So yeah, it felt like the city’s many institutions of higher education needed to cause a shakeup. UB went about it in the most extreme way it could think of, which was to latch on to the city that no self-respecting Buffalonian can stand.

Although the people in Buffalo are always keen to jump in support of their own civic institutions, UB can come off like a slap in the face. The people in the area who haven’t attended UB are in the habit of forgetting it’s there. Its location – the South Campus is right on the city’s northern border, while the North Campus is plopped in a distant no-man’s land in Amherst – certainly plays a role there. And the university’s athletic programs aren’t exactly the University of Michigan Wolverines. Hell, they’re not even the Huskies of the University of Washington or the Northwestern University Wildcats. Although they’ve been steadily improving and getting more attention as of late, the Bulls are still a mediocre team stuck in maybe the worst conference in college sports. And even with winning records, they don’t exactly have the world going for them. What be the problem? Let’s count the ways: Their campus might as well be stuck in the middle of the desert; the stadium has a football field surrounded by a running track, which doesn’t exactly lend itself well to intimacy; the bleacher section at Wrigley Field can hold more people; their primary rivals don’t realize they’re supposed to be our rivals; they don’t have any local media coverage – the fact that they’ve been aired on national TV several ties in the last few years is a miracle that Moses, Jesus, and Muhammad all gave up trying to perform; and their nickname is one letter away from infringing on the copyright of Buffalo’s NFL team.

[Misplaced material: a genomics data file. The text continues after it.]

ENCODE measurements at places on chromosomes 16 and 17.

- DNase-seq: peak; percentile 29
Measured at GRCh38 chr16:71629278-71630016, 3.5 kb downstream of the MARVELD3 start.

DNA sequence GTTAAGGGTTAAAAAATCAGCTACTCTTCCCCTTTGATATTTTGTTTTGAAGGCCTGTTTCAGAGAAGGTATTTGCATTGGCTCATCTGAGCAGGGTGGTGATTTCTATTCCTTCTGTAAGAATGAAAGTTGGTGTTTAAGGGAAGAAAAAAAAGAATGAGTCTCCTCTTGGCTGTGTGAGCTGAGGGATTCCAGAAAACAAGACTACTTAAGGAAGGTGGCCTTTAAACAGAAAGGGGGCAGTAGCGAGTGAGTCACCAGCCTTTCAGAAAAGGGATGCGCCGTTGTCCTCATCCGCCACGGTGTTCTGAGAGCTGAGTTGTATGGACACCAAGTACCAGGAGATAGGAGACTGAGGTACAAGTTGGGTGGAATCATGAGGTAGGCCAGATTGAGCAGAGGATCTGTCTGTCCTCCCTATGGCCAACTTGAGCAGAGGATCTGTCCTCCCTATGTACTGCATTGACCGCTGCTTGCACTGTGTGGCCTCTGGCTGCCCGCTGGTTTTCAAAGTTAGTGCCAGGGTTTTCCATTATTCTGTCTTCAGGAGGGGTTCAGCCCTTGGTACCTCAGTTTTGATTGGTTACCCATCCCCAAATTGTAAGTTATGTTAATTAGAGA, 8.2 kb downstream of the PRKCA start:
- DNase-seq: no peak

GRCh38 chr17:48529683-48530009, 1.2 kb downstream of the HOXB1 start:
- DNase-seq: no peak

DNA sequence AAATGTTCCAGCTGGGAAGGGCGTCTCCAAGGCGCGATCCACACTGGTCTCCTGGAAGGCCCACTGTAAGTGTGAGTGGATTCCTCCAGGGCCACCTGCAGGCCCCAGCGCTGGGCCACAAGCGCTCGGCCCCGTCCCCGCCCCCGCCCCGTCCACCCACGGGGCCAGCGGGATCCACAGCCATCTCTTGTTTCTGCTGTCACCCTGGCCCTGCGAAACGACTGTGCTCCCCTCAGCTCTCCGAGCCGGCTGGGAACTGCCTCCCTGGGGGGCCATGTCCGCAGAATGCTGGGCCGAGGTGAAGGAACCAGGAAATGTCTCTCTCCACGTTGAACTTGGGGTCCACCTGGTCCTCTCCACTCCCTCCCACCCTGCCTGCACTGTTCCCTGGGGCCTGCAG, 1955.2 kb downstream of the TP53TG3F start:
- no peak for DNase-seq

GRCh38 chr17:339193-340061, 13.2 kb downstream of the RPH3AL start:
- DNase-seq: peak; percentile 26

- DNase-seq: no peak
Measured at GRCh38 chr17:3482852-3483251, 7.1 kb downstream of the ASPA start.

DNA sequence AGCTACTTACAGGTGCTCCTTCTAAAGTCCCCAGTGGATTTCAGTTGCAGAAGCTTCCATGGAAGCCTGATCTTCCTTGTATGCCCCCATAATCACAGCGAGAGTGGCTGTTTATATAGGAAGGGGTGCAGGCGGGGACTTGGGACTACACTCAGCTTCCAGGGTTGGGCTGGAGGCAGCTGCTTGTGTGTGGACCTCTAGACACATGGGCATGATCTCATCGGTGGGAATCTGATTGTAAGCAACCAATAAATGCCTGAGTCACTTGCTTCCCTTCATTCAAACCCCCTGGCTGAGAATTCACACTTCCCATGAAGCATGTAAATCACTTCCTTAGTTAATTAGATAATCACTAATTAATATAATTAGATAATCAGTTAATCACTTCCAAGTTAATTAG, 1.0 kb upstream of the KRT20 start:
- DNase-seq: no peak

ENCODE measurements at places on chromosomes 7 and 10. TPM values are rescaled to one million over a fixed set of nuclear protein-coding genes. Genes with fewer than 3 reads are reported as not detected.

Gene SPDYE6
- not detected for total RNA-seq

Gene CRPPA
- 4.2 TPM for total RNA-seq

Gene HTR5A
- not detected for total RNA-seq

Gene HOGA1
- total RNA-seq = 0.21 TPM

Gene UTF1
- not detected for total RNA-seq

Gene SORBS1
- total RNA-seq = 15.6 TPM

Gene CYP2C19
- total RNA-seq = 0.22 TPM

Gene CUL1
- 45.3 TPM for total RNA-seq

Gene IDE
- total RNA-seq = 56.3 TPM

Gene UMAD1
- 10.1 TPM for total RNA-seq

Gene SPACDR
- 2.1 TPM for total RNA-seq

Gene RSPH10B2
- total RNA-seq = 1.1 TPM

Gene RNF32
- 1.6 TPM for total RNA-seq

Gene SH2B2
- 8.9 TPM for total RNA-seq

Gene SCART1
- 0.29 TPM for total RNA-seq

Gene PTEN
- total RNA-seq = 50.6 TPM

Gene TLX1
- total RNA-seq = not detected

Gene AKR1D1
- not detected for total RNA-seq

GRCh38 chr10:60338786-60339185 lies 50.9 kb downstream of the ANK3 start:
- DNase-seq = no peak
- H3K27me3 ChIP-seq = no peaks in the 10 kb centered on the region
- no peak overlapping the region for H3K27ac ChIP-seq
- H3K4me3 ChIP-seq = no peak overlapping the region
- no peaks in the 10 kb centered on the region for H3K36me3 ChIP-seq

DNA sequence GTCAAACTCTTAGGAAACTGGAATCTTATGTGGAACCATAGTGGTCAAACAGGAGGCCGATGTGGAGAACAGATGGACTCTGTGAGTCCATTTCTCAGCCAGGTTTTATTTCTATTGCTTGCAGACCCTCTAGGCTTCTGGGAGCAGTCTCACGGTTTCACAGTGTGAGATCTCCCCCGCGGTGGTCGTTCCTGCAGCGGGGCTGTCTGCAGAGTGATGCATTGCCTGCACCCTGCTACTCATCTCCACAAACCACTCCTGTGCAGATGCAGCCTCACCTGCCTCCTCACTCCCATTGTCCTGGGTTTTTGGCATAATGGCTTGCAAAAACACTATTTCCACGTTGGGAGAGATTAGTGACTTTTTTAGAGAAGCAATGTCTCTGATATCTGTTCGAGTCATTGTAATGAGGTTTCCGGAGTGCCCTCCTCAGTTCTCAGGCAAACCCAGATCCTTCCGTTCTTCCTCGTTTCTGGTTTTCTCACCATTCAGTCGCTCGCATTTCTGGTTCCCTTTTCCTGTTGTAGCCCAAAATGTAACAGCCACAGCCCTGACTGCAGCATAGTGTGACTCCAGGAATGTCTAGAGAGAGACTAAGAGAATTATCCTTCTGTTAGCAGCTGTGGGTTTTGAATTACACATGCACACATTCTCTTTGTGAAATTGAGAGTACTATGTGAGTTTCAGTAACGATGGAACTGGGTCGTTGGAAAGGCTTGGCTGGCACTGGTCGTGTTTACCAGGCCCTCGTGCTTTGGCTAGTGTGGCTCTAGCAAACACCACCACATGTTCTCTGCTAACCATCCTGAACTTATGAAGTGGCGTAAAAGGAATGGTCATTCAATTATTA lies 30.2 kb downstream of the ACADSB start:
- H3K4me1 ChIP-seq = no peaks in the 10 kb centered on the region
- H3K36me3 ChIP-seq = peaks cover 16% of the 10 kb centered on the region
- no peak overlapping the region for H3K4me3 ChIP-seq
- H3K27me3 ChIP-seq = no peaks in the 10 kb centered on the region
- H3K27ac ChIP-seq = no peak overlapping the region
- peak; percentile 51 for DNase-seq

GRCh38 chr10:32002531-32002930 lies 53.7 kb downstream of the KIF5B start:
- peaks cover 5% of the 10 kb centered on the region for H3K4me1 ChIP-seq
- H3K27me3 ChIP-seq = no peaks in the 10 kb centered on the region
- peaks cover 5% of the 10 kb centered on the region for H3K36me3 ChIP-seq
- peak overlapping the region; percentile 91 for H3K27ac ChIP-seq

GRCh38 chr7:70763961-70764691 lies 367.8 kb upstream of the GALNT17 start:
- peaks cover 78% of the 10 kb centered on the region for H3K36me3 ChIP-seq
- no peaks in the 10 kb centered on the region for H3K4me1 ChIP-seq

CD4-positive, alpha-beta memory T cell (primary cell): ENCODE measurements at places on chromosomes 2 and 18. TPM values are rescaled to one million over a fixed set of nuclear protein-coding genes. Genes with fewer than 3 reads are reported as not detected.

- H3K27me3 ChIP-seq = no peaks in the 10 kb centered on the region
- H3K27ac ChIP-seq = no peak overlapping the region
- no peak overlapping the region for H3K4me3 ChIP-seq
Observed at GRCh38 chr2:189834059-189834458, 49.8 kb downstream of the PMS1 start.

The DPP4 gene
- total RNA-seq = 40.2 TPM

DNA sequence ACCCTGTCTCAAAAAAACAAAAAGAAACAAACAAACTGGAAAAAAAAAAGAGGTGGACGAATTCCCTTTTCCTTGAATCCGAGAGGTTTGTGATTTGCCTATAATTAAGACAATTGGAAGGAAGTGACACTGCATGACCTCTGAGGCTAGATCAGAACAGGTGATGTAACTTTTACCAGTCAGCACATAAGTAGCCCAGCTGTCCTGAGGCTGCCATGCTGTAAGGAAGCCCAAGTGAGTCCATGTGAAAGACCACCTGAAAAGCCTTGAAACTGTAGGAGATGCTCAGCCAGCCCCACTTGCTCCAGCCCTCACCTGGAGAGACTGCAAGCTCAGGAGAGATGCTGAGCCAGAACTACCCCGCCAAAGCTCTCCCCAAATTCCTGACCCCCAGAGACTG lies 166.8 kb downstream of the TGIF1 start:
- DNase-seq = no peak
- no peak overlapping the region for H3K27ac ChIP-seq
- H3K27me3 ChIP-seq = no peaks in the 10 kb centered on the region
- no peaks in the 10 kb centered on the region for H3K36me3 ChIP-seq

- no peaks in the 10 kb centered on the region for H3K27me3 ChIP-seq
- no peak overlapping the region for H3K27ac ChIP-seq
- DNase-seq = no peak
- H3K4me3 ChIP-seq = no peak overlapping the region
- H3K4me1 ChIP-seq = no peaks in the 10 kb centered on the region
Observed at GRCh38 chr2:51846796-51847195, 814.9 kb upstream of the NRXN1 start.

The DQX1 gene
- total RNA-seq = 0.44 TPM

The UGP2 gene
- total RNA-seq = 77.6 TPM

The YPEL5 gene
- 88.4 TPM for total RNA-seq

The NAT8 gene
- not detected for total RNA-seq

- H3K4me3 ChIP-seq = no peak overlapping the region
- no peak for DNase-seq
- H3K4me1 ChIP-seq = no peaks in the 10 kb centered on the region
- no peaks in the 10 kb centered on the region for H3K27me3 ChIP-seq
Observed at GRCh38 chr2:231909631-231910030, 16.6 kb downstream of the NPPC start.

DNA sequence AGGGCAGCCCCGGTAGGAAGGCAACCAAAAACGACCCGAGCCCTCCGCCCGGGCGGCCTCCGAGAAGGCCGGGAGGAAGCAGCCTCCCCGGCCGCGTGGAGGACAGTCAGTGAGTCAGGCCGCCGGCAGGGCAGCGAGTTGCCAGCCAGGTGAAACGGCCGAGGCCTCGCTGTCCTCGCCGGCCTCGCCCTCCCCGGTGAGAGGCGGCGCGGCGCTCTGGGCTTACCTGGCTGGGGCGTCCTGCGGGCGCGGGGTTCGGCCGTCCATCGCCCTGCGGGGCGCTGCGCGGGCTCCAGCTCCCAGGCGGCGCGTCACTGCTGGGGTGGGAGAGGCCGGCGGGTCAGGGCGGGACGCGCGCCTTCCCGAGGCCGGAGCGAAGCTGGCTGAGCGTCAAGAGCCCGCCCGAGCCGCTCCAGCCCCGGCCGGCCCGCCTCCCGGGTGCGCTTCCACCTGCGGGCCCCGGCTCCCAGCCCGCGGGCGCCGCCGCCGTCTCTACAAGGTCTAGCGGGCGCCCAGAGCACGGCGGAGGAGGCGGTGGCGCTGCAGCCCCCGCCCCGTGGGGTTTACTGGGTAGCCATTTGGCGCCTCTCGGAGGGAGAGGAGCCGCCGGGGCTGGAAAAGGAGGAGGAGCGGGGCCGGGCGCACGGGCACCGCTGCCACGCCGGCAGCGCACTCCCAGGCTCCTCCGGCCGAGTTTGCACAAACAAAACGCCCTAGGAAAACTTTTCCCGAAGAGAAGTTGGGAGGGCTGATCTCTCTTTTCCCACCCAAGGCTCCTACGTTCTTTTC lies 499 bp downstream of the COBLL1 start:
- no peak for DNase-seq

It’s funny how it took an advertising campaign like this to remind the people of Buffalo just how much they love the University of Buffalo after all. It didn’t seem like the people of Buffalo were giving a whole lot of mind to UB until this came along. When they did, it was sort of an offhanded bone. Maybe the kids went there, or maybe one of the football players made big news while playing in the NFL, but it all went the same way: With someone claiming they love and support this institution, but not really thinking about it until the NEW YORK was given lettering bigger than the BUFFALO. So this whole project leaves me with mixed feelings. On the one hand, I want to tell the University of Buffalo, “Well done!” On the other hand, I’m hoping the person who thought of it is shipped back to wherever he came from, where naming something after New York might work better.

To think, if the people of Buffalo had been paying attention to UB in the first place, this whole charade never would have been necessary. But I guess this is the sort of thing that happens when a city ignores its potential as a higher learning destination – even the stupidest and most degrading rebranding becomes a necessity, just so it isn’t left out of the peoples’ minds.

Buffaball: The Unknown History of Basketball in Buffalo

Buffaball: The Unknown History of Basketball in Buffalo

March Madness is set to begin this week, and Buffalo’s usual college basketball rooting interest – Syracuse – is out on a self-imposed ban. To make up for the loss, though, the UB Bulls picked up the slack. Accumulating a sparkling 23-9 record, the Bulls won their conference, picked up their first-ever NCAA tournament bid, and are now 12-seeded in the Midwest bracket with most onlookers pegging them a potential Cinderella team. People are starting to awaken to and embrace UB Athletics, and having gone to that school myself, I couldn’t be more thrilled. Let’s all cross our fingers and hope the March Madness brackets fall into chaos and fire!